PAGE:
NATO leaders finally demonstrated at the Warsaw Summit on July 8 and 9 that they understand the dangers of a revisionist Kremlin, and they approved significant measures to resist it. Unlike the Wales Summit in 2014, which noted that ISIS was an “existential threat to NATO” but made no similar claims about the marauding nuclear superpower threatening Europe, the Warsaw Summit statement focused principally on the danger Moscow’s behavior poses to NATO, Europe, and global security.
The first step toward managing a threat is to assess it clearly. The Warsaw Summit statement does this in noting that “Russia’s provocative actions, including…its demonstrated willingness to attain political goals by threats and the use of force, are a source of regional instability, fundamentally challenge the Alliance, have damaged Euro-Atlantic security, and threaten the long term goal of a Europe whole free and at peace.” Moscow’s actions have been a reminder that “the greatest responsibility of the Alliance is to protect and defend our territory as set out in Article 5 of the Washington Treaty.”
This is precisely the sort of clarity that was missing at Wales. The operative word there was “reassurance”: NATO needed to “reassure” its newest members that they were secure, as if the problem was the Baltic states’ anxiety rather than the menace of a revisionist power that had initiated war to change the borders in two European countries.
Now NATO talks about deterring that menace and is taking steps to do so. At Warsaw, the Alliance endorsed the dispatch of four battalions, one each to Poland and the three Baltic states, and another four to Bulgaria and Romania. The United States, the United Kingdom, Canada, and Germany will provide the soldiers. The battalions will have at their disposal heavy weapons. Technically, these deployments will not be “permanent,” but the rotations will be continuous and the presence of these NATO forces constant.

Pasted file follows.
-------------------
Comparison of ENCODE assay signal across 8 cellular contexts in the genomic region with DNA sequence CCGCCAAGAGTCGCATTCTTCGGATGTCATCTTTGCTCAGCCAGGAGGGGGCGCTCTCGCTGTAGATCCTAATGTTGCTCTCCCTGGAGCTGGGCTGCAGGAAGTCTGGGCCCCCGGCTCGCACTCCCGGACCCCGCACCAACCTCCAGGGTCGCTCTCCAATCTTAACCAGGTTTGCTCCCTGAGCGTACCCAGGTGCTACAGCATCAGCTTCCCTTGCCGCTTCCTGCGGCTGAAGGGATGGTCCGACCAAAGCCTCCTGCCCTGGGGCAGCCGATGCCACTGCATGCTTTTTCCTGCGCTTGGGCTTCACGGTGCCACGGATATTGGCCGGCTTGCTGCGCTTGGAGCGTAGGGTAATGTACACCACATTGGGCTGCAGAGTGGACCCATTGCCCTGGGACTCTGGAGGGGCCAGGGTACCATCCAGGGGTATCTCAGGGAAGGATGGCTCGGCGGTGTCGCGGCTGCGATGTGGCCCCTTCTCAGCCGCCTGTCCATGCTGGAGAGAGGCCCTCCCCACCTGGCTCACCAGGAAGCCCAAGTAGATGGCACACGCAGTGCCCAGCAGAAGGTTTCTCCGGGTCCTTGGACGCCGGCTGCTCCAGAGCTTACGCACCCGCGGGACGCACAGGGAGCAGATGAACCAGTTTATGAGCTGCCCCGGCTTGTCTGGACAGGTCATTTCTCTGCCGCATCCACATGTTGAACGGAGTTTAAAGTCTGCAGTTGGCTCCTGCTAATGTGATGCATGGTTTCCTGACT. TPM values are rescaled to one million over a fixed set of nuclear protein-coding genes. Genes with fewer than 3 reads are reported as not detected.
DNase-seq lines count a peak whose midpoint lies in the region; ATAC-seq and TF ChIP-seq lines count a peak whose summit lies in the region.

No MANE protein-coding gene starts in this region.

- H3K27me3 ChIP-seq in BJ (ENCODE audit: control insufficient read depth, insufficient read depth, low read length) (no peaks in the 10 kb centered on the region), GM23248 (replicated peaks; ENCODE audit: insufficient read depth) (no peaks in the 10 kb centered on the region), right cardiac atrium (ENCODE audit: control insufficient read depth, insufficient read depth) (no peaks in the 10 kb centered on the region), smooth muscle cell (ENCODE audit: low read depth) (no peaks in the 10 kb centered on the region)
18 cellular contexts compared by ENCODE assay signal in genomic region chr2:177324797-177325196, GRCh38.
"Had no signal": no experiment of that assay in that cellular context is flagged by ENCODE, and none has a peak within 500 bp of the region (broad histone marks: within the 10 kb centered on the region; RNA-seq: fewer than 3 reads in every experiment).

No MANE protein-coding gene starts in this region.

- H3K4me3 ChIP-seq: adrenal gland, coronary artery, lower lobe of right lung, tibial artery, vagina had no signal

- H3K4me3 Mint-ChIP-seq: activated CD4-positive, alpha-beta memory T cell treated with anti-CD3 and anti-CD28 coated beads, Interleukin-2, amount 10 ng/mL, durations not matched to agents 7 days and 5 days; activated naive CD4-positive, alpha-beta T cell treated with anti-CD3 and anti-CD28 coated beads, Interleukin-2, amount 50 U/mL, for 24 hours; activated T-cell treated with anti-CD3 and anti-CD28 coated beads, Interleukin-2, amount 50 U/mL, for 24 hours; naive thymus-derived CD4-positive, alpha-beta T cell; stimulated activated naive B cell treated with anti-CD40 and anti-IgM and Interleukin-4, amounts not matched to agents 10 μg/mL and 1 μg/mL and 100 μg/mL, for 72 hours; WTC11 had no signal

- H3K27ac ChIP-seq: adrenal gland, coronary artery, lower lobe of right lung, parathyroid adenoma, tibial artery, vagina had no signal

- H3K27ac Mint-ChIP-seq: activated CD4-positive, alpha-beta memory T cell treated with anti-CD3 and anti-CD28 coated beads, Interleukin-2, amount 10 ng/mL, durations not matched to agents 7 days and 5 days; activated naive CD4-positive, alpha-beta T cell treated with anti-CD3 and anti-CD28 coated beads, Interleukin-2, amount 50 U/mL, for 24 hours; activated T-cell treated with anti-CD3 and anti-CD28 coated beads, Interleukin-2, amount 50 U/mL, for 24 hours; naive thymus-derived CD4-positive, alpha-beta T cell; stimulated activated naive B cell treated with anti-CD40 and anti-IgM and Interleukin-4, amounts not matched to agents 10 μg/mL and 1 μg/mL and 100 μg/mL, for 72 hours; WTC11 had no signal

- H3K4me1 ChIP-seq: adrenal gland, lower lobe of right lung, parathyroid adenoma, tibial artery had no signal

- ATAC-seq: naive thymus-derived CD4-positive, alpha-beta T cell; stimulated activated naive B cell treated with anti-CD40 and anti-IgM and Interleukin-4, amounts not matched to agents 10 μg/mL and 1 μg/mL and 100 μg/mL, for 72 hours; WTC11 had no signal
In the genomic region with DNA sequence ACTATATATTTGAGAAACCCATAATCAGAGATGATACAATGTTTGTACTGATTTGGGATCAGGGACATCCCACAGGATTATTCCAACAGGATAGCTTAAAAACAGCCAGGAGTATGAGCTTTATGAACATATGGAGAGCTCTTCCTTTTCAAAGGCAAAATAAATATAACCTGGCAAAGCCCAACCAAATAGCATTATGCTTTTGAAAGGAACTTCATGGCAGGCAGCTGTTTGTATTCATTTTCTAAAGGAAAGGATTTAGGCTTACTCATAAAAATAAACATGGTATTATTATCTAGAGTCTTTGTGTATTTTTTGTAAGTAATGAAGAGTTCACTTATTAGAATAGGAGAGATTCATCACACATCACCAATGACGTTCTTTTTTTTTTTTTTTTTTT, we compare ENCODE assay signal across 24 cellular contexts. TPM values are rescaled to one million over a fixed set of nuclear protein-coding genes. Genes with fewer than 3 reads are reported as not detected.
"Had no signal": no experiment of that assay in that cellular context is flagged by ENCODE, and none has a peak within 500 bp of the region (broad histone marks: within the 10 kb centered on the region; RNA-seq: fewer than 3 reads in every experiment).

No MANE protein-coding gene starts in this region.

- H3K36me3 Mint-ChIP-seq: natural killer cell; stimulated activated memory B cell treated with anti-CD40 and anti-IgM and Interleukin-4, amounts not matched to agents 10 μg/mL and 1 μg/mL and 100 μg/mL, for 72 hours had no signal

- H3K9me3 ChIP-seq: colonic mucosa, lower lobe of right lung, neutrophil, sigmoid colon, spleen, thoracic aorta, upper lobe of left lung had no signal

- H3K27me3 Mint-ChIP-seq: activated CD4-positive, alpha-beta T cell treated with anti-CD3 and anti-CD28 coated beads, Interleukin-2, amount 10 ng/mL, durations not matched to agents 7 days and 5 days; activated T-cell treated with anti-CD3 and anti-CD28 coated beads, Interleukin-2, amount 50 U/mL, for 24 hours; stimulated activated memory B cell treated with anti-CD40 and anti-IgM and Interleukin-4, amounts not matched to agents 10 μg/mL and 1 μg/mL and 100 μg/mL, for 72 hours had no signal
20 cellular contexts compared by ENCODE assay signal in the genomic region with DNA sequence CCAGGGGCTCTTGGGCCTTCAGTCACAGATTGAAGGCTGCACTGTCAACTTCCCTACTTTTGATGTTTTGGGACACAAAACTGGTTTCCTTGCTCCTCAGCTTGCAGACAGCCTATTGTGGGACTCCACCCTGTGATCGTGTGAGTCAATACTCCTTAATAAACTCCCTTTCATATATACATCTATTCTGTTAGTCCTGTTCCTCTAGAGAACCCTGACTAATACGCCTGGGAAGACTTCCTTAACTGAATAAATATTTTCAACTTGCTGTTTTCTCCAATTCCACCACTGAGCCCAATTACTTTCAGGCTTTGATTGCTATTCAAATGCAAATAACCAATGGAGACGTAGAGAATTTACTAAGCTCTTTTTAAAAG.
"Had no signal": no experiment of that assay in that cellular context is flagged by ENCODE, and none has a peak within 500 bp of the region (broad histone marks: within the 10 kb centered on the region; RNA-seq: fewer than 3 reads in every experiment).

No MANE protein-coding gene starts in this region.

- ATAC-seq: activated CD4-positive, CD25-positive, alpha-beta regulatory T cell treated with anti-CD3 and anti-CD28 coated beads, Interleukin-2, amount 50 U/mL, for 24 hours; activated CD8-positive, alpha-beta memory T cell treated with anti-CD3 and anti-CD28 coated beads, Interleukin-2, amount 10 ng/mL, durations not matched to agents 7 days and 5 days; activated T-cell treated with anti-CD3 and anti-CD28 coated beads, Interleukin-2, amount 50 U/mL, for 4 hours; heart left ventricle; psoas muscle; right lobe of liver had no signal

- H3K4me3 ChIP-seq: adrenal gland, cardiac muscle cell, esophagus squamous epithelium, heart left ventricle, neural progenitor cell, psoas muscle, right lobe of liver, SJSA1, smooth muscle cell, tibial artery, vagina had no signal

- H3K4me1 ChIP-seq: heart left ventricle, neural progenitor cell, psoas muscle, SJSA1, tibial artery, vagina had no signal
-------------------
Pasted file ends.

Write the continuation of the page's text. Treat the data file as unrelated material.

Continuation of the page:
Some skeptics of this deployment argue that these battalions could not stop an invasion by the many divisions that Russia has currently positioned on its northwestern borders. That was the same argument by an earlier generation of skeptics, who claimed that the deployment of over 200,000 US soldiers to Germany would not have stopped a Soviet offensive through the Fulda Gap. But the logic of the Baltic deployments today is the same as that of the deployments to Germany during the Cold War. Placing US and other NATO forces in the east tells the Kremlin that it cannot commit aggression without killing these NATO soldiers and risking war with the Alliance. The deployments tell Moscow that Article 5 applies to these countries.
At the summit, the Alliance endorsed a tripling of the size of the NATO Reaction Force to 40,000, and an increase in the size of the Very High Readiness Joint Task Force to 13,000. The Task Force troops can be deployed within two or three days, a truly rapid capability that could prove useful in the first stages of a hybrid war.
The decisions on the deployments to the east and the rapid deployment force greatly strengthen NATO’s position, but some within the Alliance, especially its newest members, would like see a brigade (each with 5,000 soldiers) rather than a battalion (approximately 1,000 troops) in each of the Baltic states. Additionally, some NATO planners worry about the advanced anti-aircraft missiles and airpower that the Kremlin has placed in Kaliningrad, to the west of the Baltic states, which could provide a strong Anti-Access Area Denial capability against NATO reinforcements to the Baltic states in case of a conflict with Russia. These are legitimate concerns that NATO will look at carefully after it implements the decisions taken in Warsaw.